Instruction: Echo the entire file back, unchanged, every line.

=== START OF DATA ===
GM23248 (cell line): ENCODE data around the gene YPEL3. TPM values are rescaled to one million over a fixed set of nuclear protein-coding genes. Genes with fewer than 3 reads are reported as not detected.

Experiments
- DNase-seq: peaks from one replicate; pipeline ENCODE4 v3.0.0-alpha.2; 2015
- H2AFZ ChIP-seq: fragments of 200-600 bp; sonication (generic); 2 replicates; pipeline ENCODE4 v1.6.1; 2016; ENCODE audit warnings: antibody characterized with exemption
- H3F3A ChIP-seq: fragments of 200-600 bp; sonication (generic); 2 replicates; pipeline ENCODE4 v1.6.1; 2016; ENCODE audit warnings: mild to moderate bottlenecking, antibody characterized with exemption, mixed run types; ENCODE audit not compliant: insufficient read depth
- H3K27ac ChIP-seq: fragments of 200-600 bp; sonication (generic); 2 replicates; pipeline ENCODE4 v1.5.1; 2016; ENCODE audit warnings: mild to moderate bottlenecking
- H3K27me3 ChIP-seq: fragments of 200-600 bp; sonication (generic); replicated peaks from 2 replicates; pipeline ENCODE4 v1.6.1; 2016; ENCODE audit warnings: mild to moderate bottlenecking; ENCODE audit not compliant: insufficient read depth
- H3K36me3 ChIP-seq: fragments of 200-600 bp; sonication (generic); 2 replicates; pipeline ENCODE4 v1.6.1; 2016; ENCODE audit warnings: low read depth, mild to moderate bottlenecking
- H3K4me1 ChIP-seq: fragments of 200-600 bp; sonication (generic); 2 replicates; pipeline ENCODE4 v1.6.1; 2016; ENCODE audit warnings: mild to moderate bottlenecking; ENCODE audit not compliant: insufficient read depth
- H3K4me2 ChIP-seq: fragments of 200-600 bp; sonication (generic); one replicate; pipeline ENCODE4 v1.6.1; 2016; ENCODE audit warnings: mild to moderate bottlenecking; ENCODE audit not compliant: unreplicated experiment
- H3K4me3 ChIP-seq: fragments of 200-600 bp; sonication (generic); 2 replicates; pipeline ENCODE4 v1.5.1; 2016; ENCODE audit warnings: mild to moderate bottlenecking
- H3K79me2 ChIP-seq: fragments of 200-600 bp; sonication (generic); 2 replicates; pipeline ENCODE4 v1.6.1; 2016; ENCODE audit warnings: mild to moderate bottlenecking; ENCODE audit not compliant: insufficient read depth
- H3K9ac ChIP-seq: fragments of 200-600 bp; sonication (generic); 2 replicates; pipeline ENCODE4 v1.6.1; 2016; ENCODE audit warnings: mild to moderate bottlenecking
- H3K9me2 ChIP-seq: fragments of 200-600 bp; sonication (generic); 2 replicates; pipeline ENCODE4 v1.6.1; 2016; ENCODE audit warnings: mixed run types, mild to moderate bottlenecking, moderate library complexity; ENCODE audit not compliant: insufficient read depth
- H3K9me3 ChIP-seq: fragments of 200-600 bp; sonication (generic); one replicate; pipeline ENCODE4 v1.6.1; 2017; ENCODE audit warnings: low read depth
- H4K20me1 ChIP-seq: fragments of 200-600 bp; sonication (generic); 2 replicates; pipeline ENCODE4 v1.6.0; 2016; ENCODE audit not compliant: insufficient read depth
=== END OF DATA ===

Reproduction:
GM23248 (cell line): ENCODE data around the gene YPEL3. TPM values are rescaled to one million over a fixed set of nuclear protein-coding genes. Genes with fewer than 3 reads are reported as not detected.

Experiments
- DNase-seq: peaks from one replicate; pipeline ENCODE4 v3.0.0-alpha.2; 2015
- H2AFZ ChIP-seq: fragments of 200-600 bp; sonication (generic); 2 replicates; pipeline ENCODE4 v1.6.1; 2016; ENCODE audit warnings: antibody characterized with exemption
- H3F3A ChIP-seq: fragments of 200-600 bp; sonication (generic); 2 replicates; pipeline ENCODE4 v1.6.1; 2016; ENCODE audit warnings: mild to moderate bottlenecking, antibody characterized with exemption, mixed run types; ENCODE audit not compliant: insufficient read depth
- H3K27ac ChIP-seq: fragments of 200-600 bp; sonication (generic); 2 replicates; pipeline ENCODE4 v1.5.1; 2016; ENCODE audit warnings: mild to moderate bottlenecking
- H3K27me3 ChIP-seq: fragments of 200-600 bp; sonication (generic); replicated peaks from 2 replicates; pipeline ENCODE4 v1.6.1; 2016; ENCODE audit warnings: mild to moderate bottlenecking; ENCODE audit not compliant: insufficient read depth
- H3K36me3 ChIP-seq: fragments of 200-600 bp; sonication (generic); 2 replicates; pipeline ENCODE4 v1.6.1; 2016; ENCODE audit warnings: low read depth, mild to moderate bottlenecking
- H3K4me1 ChIP-seq: fragments of 200-600 bp; sonication (generic); 2 replicates; pipeline ENCODE4 v1.6.1; 2016; ENCODE audit warnings: mild to moderate bottlenecking; ENCODE audit not compliant: insufficient read depth
- H3K4me2 ChIP-seq: fragments of 200-600 bp; sonication (generic); one replicate; pipeline ENCODE4 v1.6.1; 2016; ENCODE audit warnings: mild to moderate bottlenecking; ENCODE audit not compliant: unreplicated experiment
- H3K4me3 ChIP-seq: fragments of 200-600 bp; sonication (generic); 2 replicates; pipeline ENCODE4 v1.5.1; 2016; ENCODE audit warnings: mild to moderate bottlenecking
- H3K79me2 ChIP-seq: fragments of 200-600 bp; sonication (generic); 2 replicates; pipeline ENCODE4 v1.6.1; 2016; ENCODE audit warnings: mild to moderate bottlenecking; ENCODE audit not compliant: insufficient read depth
- H3K9ac ChIP-seq: fragments of 200-600 bp; sonication (generic); 2 replicates; pipeline ENCODE4 v1.6.1; 2016; ENCODE audit warnings: mild to moderate bottlenecking
- H3K9me2 ChIP-seq: fragments of 200-600 bp; sonication (generic); 2 replicates; pipeline ENCODE4 v1.6.1; 2016; ENCODE audit warnings: mixed run types, mild to moderate bottlenecking, moderate library complexity; ENCODE audit not compliant: insufficient read depth
- H3K9me3 ChIP-seq: fragments of 200-600 bp; sonication (generic); one replicate; pipeline ENCODE4 v1.6.1; 2017; ENCODE audit warnings: low read depth
- H4K20me1 ChIP-seq: fragments of 200-600 bp; sonication (generic); 2 replicates; pipeline ENCODE4 v1.6.0; 2016; ENCODE audit not compliant: insufficient read depth